Last week, I wrote about the four-part documentary series airing on ABC and ESPN detailing the O.J. Simpson murder trial.
I proceeded to move on with my life, not expecting to hear anything about it again. I'm a cord-cutter (a concept that wasn't even a glimmer in anyone's eye during the actual trial), so I haven't watched any of the series, and I didn't figure many people would care too much. After all, the story is over two decades old, and everybody has more or less formed their opinions on the ordeal. Is there anything more to be said?
Apparently, there is. Yahoo Sports' Eric Edholm wrote a terrific piece on the relationship between O.J. and the city of Buffalo, especially as it relates to the change of the dynamic after the arrest and trial. I'm not going to re-hash it, but there are some points I wanted to throw out there.
In the piece, Edholm writes, "There are scores of Bills fans now who were not even alive when Simpson played; they only know him from the trial or the recent TV series." That stood out to me, as I am one of those fans. I was born well after he retired, I was in grade school when he was tried and acquitted, and now I'm almost 30. I have no real memory of the pre-trial Simpson aside from watching "The Naked Gun" as a kid and not understanding any of the jokes, and there's a growing segment of the fandom that wasn't even around for that era. In four months, anybody who was born on the day of Simpson's acquittal will legally be able to drink in the United States.
The lack of memories, though, speaks to the relationship between the man and the city. O.J. was never a big fan of Buffalo, its weather and stark contrast to Hollywood, and it doesn't seem the city grew on him the way it did to so many other players who passed through; he was more Rob Johnson than Jim Kelly. Buffalonians can be thin-skinned when it comes to their perception among the outside world; I know I feel a little twinge of frustration whenever anybody knocks the city. The fact that Jim Kelly and Thurman Thomas settled down there absolutely ingrains them into the fabric of Buffalo to a larger extent than Simpson could.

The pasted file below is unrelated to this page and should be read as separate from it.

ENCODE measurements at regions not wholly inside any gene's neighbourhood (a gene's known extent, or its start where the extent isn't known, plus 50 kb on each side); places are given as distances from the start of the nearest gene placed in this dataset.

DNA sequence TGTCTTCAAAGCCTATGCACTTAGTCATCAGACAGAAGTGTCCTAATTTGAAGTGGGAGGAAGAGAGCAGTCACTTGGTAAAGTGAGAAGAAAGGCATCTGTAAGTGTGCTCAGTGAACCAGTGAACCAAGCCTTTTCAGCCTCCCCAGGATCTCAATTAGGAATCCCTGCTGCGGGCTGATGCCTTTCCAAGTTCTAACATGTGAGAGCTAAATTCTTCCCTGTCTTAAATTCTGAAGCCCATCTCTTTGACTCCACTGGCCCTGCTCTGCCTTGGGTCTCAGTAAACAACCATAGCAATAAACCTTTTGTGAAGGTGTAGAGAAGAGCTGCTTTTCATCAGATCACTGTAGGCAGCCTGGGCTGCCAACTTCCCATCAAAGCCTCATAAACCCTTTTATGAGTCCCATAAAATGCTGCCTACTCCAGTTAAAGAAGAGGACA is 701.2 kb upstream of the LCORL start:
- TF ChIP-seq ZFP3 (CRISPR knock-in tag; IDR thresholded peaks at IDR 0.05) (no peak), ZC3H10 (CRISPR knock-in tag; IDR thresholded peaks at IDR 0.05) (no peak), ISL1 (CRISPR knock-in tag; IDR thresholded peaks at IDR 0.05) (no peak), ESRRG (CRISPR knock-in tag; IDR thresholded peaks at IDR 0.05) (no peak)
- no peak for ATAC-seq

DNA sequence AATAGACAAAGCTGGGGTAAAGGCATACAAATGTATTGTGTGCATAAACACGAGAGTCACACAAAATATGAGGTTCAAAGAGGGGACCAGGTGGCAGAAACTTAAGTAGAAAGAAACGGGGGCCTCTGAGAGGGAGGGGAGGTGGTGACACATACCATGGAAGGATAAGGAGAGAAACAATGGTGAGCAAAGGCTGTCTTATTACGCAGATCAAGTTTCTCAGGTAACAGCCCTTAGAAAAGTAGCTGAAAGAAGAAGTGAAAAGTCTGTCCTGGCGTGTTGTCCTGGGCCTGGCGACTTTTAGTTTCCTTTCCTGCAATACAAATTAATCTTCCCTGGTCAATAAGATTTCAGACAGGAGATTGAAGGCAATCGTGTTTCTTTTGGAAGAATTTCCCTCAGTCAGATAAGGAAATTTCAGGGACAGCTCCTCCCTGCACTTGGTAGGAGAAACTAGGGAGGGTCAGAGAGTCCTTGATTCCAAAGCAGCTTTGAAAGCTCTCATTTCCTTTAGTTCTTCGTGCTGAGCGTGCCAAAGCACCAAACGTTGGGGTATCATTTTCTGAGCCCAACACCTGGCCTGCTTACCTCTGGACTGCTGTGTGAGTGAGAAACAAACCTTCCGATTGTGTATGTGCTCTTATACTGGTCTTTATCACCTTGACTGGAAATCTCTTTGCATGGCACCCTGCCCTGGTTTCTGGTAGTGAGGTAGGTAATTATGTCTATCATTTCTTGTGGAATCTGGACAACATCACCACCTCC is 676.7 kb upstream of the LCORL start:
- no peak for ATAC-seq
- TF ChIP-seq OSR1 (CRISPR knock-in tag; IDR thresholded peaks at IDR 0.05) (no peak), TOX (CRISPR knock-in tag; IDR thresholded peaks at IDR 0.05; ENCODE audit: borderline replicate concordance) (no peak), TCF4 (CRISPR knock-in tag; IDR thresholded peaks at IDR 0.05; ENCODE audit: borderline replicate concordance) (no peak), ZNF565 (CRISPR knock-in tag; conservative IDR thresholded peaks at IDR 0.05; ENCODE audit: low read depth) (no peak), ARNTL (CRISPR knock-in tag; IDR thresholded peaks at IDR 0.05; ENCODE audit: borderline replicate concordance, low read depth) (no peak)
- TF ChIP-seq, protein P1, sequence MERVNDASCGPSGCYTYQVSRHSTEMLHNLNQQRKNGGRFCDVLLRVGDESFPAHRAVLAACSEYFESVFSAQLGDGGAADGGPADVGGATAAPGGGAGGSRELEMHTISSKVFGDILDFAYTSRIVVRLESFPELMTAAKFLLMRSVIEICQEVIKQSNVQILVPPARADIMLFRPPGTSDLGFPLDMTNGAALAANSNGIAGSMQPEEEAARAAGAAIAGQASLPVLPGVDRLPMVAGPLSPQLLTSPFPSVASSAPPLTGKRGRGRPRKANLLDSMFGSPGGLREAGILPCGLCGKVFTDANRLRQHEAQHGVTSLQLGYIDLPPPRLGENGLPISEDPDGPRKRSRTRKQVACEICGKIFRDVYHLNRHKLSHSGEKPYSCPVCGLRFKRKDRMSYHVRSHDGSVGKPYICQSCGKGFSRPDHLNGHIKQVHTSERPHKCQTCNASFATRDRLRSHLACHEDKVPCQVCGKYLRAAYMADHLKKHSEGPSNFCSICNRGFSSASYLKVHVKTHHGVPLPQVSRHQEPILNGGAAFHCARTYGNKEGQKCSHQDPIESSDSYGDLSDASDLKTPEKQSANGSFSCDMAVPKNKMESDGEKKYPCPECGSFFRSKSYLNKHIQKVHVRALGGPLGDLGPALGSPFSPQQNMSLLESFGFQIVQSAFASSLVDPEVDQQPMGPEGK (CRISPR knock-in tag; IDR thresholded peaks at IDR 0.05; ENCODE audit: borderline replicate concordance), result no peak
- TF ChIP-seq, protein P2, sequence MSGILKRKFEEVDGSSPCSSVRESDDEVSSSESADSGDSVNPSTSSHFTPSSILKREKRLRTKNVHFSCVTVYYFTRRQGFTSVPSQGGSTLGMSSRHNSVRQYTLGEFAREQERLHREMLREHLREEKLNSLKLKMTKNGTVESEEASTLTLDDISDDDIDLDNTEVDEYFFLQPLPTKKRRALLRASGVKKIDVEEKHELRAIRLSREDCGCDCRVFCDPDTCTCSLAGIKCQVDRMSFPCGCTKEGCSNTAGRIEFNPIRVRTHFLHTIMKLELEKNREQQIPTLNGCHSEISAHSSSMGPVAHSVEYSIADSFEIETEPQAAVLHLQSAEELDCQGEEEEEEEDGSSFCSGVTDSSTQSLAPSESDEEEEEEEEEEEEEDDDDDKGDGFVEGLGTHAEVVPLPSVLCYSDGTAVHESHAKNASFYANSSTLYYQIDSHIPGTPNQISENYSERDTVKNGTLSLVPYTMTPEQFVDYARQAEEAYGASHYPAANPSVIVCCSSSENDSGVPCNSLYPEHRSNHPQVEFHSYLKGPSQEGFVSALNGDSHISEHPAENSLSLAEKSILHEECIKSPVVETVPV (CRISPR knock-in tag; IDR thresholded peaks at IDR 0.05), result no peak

The fact that some still consider him the greatest Bills player ever underscores that point. He was a dynamic talent on the field certainly worthy of the first overall pick, yet he was passed over for the all-time Bills team by a second-rounder who never led the league in rushing. It helps that Thurman Thomas was a generational talent in his own right, but if Simpson had endeared himself to the city a bit more he would easily have that spot (not that it likely matters to him). For the record, I'm fine with calling O.J. the fourth-best Bill of all-time, but I don't have a problem with anyone who wants to put him higher.
In the end, I think it's hard for us to get too worked up about him anymore. I'm honestly surprised there's been enough media coverage to sustain two pieces about the man. It's been time to move on for a while now, though. I'm done with him, and I wouldn't be surprised if you are as well.